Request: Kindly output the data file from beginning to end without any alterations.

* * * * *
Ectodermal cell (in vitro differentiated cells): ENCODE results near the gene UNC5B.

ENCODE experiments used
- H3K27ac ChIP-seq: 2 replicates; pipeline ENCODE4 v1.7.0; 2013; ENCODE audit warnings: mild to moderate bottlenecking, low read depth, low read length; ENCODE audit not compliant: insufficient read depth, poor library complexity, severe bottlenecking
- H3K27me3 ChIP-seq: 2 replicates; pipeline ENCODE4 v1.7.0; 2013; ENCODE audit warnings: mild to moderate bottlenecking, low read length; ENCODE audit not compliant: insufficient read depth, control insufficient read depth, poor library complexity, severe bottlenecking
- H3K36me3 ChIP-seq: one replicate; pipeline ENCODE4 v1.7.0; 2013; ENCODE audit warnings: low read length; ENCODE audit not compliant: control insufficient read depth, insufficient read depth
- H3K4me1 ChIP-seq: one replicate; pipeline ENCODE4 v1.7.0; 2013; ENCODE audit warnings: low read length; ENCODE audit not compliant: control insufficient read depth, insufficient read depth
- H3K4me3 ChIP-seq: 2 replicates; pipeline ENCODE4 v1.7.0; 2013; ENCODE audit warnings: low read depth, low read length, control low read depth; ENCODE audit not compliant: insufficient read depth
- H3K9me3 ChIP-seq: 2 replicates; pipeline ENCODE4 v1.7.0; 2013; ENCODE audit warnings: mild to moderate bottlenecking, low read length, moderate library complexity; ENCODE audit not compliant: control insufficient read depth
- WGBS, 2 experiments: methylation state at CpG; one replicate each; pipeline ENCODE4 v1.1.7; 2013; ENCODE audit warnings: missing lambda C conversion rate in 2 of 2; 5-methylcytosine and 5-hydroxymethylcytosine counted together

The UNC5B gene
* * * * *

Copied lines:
Ectodermal cell (in vitro differentiated cells): ENCODE results near the gene UNC5B.

ENCODE experiments used
- H3K27ac ChIP-seq: 2 replicates; pipeline ENCODE4 v1.7.0; 2013; ENCODE audit warnings: mild to moderate bottlenecking, low read depth, low read length; ENCODE audit not compliant: insufficient read depth, poor library complexity, severe bottlenecking
- H3K27me3 ChIP-seq: 2 replicates; pipeline ENCODE4 v1.7.0; 2013; ENCODE audit warnings: mild to moderate bottlenecking, low read length; ENCODE audit not compliant: insufficient read depth, control insufficient read depth, poor library complexity, severe bottlenecking
- H3K36me3 ChIP-seq: one replicate; pipeline ENCODE4 v1.7.0; 2013; ENCODE audit warnings: low read length; ENCODE audit not compliant: control insufficient read depth, insufficient read depth
- H3K4me1 ChIP-seq: one replicate; pipeline ENCODE4 v1.7.0; 2013; ENCODE audit warnings: low read length; ENCODE audit not compliant: control insufficient read depth, insufficient read depth
- H3K4me3 ChIP-seq: 2 replicates; pipeline ENCODE4 v1.7.0; 2013; ENCODE audit warnings: low read depth, low read length, control low read depth; ENCODE audit not compliant: insufficient read depth
- H3K9me3 ChIP-seq: 2 replicates; pipeline ENCODE4 v1.7.0; 2013; ENCODE audit warnings: mild to moderate bottlenecking, low read length, moderate library complexity; ENCODE audit not compliant: control insufficient read depth
- WGBS, 2 experiments: methylation state at CpG; one replicate each; pipeline ENCODE4 v1.1.7; 2013; ENCODE audit warnings: missing lambda C conversion rate in 2 of 2; 5-methylcytosine and 5-hydroxymethylcytosine counted together

The UNC5B gene